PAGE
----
The problem

The problem that many users have with Ethereum (in its current form) is that whilst its value proposition is clear it is oftentimes difficult for individuals coming from a non-technical background to use.

There may be awesome products and tools being developed on the platform but that is of no use if one cannot actually use those tools.

Having been aware of Ethereum since mid 2015 I have been able to watch its development, and the influx of interest that has resulted. I felt that I should do my bit, and thus in late 2016 set out to build

As with any new technology I started out by learning what it does, and how it works. I noted that ‘wallets’ are pretty important, and as such went about building functionality to create or load an Ethereum wallet. My knowledge seeking adventure resulted in a primitive attempt at building an index of the Ethereum blockchain, and then the Ethereum Name Service popped up on my radar.

Having a background in what I will refer to as the ‘traditional domain name industry’ the Ethereum Name Service was an extremely interesting addition to the already promising technological potential of the Ethereum network. I wanted to build tools for interacting with the ENS. The fact that I have a degree in Economics made the theoretical (auction theory) Economics behind the ENS registrar contract even more enticing an area of study.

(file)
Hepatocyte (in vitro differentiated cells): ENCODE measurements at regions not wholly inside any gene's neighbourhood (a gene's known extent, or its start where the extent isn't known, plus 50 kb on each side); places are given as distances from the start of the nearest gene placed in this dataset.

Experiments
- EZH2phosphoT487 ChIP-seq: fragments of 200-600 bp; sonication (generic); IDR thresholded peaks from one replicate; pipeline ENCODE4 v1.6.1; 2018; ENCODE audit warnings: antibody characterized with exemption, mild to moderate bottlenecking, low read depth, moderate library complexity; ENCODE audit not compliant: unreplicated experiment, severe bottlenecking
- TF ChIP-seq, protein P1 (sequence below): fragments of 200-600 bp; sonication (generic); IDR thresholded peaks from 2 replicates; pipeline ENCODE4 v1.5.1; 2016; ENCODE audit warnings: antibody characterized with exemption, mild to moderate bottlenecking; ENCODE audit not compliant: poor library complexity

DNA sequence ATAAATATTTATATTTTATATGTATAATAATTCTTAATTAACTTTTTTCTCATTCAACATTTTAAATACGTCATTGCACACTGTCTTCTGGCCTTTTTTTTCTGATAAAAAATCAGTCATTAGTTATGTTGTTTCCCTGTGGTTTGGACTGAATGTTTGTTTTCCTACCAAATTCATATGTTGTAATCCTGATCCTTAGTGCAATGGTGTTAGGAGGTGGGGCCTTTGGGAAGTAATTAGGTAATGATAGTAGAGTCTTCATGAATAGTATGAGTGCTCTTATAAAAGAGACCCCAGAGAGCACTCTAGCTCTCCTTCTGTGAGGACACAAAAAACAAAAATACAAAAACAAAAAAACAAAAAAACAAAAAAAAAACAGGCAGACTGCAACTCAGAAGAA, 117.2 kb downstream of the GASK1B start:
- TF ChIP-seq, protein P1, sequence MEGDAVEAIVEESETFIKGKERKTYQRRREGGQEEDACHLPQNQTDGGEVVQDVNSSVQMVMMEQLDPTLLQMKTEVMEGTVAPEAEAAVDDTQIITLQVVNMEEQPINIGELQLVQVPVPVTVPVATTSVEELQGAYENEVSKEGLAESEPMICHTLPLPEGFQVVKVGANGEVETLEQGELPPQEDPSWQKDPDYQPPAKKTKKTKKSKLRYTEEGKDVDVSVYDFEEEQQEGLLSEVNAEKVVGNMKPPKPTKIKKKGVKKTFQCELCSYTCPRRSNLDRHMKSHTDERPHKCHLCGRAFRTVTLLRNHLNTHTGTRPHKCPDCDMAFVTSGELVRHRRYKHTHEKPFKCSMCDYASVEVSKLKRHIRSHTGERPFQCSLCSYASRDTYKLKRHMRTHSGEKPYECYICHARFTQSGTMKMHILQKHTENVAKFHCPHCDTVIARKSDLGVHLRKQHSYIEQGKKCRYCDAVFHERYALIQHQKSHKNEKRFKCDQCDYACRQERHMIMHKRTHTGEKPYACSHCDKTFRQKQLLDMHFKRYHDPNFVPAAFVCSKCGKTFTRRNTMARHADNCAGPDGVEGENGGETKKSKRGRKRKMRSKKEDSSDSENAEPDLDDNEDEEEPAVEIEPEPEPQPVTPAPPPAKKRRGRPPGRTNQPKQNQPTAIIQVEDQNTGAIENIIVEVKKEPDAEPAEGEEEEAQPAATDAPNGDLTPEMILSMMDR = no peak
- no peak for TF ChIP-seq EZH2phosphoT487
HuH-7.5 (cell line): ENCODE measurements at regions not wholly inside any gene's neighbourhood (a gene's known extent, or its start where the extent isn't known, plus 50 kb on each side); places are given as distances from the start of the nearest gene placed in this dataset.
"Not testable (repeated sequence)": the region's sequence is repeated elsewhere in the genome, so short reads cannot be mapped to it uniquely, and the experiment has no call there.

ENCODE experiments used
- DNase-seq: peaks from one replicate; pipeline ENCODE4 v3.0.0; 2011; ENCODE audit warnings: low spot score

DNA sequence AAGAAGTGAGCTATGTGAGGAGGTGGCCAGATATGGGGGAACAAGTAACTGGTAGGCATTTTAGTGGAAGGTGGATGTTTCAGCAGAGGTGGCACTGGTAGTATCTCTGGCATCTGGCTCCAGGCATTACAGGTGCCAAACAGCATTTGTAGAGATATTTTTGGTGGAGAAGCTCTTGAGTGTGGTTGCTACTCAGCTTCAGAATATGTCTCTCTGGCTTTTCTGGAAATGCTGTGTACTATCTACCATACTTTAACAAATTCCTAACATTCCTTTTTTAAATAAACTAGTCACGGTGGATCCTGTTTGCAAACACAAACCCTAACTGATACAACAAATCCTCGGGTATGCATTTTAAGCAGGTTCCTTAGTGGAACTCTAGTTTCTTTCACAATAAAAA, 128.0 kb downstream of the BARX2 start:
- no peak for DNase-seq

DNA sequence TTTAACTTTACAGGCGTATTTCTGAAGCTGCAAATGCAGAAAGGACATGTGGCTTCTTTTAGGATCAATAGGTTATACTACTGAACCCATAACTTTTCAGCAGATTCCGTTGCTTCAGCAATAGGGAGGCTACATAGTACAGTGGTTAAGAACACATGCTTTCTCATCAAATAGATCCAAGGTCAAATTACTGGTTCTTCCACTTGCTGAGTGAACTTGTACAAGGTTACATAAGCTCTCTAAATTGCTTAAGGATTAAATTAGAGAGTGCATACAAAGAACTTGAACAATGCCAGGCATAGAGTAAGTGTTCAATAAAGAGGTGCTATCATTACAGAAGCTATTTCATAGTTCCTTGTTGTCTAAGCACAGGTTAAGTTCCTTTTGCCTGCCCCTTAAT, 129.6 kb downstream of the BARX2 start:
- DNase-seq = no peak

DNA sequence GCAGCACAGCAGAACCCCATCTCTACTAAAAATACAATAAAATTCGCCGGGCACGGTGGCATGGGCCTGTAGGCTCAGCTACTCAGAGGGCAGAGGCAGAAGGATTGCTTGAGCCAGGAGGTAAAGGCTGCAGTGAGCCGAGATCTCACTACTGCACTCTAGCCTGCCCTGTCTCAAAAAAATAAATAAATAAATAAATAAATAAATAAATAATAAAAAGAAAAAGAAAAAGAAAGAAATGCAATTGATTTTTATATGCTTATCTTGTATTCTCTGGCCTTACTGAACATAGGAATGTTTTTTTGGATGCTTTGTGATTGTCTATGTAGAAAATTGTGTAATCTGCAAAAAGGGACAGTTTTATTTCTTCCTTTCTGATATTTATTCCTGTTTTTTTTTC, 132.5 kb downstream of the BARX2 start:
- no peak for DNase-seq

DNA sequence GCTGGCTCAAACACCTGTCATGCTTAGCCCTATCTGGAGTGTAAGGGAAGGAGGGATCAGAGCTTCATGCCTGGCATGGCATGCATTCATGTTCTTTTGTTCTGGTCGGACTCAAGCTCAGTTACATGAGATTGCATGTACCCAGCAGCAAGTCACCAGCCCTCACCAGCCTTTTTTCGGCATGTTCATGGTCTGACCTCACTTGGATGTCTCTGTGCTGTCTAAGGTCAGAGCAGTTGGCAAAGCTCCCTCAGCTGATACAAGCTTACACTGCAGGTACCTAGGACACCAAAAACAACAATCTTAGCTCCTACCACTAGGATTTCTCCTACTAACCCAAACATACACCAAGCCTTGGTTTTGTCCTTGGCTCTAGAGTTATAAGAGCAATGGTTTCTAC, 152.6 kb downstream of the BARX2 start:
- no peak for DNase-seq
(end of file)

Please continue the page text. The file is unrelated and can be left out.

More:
I built some tooling for the ENS, and released it. The service was overwhelmed with users, but unfortunately (despite my best efforts) many of them struggled to use the tools.

The most interesting aspect of Economic theory (in my opinion) has always been rationality. Many concepts assume human rationality. It became apparent to me that as well as not necessarily being rational, human beings are often times not sensical. I had created a tool for interacting with something new, and some people were using it with absolutely no understanding of how ‘it’ worked, and what it did.

Have you revealed your bid?” I replied to one of the hundreds of incoming support requests. “What is that?” was the response.

Another expletive filled email demanded that I returned the users ‘stolen’ funds. Needless to say, no funds had been stolen ( is an interface to the Ethereum blockchain — we never see/touch/hold your funds in any capacity).

A further email ended in me querying if the user even knew what Ethereum was. I try not to be provocative, but the way the thread was going I was genuinely not sure.

Do you even.. Ethereum

It hit me that making interacting with the Ethereum blockchain (reasonable) user friendly was going to be tough, and that making it (unreasonable) user friendly was impossible.